The weeks leading up to Christmas are traditionally a profitable time for retailers, both on the high street and online, but who were the winners and losers in the festive spending frenzy of 2017? Read on to find out which retailers enjoyed success in the run-up to Christmas and who failed to hit their target...
December 2017's total UK sales at the German discount chain, Aldi, were up 15% on the previous year. Their Christmas TV advertising campaign boosted sales of their festive vegetables and other foods, beverages such as Prosecco and premium products, including their mince pies and desserts. Aldi bosses say the company has taken trade from higher-priced, upmarket retailers such as Marks and Spencer and Waitrose.
Aldi's rival German retail store, Lidl, has also reported a substantial rise in sales of 10% in December 2017, compared with the same period in 2016. Lidl lured shoppers with new stores and a combination of bargain prices and luxury foods. A social media campaign boosted the sales of around 200,000 lobsters over the festive period, while Lidl also reduced the price of foods such as Christmas puddings, stollen and Serrano ham to further tempt people.
Fortnum and Mason
The rise in profits for discount supermarkets didn't stop the UK's luxury department stores from enjoying similar success. Fortnum and Mason has reported a sales growth of 16% for the five-week period up to 1st January 2018, with luxury items such as Christmas hampers, caviar, smoked salmon and truffles proving popular. The bakery department alone enjoyed a 23% growth and hamper sales increased by 19%.
Sports fashion retailer JD Sports reported profits were up by 10% in the five weeks up to 7th January, thanks to buoyant Christmas sales. It is said to have overtaken its rival (discount sports brand Sports Direct) in terms of market value. As a result, the retailer says it expects group profit before tax to reach £300 million, exceeding expectations for the year to 3rd February.
Marks and Spencer
The high street retailer enjoyed its most profitable Christmas in six years under new chief executive, Steve Rowe. The Christmas boost finally ended the retail giant's steady fall in the sales of its clothing. The fashion department's sales rose 2.3% in the 13-week period up to 31st December. In the same period in 2016, sales had fallen by 6%, so store bosses hope the tide has turned.
Morrisons had its best Christmas in seven years, attributed in part to revamping its premium range and opening more tills to ensure a smoother shopping experience. The supermarket has reported a 2.9% increase in like-for-like sales in the nine-week period up to 1st January 2018. Sales of Morrisons' own Nutmeg clothing range were up 30% on the previous year. Products that sold well included fresh fruit, vegetables, alcohol and Morrisons’ new "The Best" range.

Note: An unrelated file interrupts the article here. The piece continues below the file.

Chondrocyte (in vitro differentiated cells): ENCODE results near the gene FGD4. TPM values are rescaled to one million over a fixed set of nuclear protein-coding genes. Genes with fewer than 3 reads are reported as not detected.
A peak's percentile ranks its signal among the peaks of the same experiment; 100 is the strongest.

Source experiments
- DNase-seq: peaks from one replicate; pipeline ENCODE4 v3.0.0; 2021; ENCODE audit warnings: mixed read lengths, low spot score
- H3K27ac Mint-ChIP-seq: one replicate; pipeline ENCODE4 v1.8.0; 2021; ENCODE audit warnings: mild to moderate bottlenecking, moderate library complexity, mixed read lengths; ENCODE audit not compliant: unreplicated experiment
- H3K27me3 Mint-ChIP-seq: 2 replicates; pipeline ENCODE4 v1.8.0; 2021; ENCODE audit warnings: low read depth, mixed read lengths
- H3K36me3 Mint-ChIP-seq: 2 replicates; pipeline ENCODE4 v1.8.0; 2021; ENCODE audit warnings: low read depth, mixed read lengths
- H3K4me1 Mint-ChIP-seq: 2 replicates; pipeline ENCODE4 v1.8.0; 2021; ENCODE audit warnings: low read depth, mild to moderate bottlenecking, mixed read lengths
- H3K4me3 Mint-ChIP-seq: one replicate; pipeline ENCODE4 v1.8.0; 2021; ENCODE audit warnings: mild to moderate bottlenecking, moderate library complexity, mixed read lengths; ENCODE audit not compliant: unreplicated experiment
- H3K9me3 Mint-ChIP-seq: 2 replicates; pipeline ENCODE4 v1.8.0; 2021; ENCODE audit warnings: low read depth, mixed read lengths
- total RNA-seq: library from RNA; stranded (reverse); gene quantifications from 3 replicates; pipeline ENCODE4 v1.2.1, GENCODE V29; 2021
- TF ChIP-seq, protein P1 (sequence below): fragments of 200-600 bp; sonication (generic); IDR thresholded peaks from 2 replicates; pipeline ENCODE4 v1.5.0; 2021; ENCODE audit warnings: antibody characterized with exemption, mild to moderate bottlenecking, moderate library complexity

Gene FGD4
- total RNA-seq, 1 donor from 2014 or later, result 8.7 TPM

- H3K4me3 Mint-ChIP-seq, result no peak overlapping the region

The UK's biggest supermarket chain reported a rise in sales of 0.7% in the six weeks up to 7th January 2018. This was attributed in part to sales of toys, food and clothing over Christmas, a drive to improve customer service and more product ranges. The best sellers were party food (with sales up by 24%), wine sales (up by 20%) and sales of "Free From" specialist foods (up by 18%).
The UK's second largest supermarket enjoyed growth of 0.1% compared with the previous year. Although this was modest, it was still better than the 0.8% drop that analysts had forecast and was Sainsbury's first sales increase since March. Argos, bought by Sainsbury's last year for £1.4 billion, saw a 4% increase - more than double the forecast. Sales of groceries were up in supermarkets that contained Argos outlets.
The department store enjoyed better than expected Christmas sales, with beauty products and gifts boosting performance. Sales were up by 5% in the seven weeks up to 7th January 2018, compared with the same period 12 months ago. This was much better than the 1% drop predicted by analysts.
Discount clothes chain Primark is owned by Associated British Foods, who did not release figures specifically for Primark, although the company reported trading across all its businesses was “good” in the 16 weeks leading up to Christmas, with total sales up by 11% year on year.
Fellow discount retailer B&M enjoyed a sales rise of 12.9% in its UK market in the 13 weeks leading up to 23rd December 2017. Sales of Christmas decorations, groceries, gifts and confectionery were particularly high, according to the company, whose chairman is Terry Leahy, the former chief executive of Tesco.
Online fashion outlet Asos had a successful Christmas, with UK sales rising by 18% and international sales up by a massive 52% (partly due to the weakness of the pound) in the four months leading up to the end of December. The company is estimating sales for the full year will have risen by between 25% and 30%, thanks to the Christmas trading period's success.
The online electrical retailer saw total revenue rise by 12.3% in the three months up to 31st December, compared with the same period in 2016. Analysts say AO has gained a "significant market share" in a sector which has been declining throughout much of 2016. The electrical giant also has expansion plans.
Fashion and homewares retailer Next was one of the few losers over the Christmas period. Despite the chain having launched new stores, full-price sales dropped by 3.5% in the build-up to Christmas. Even the annual winter sale, which began on Boxing Day, couldn't lift sales and was down 7% on the previous year. Online directory sales rose by 5%.
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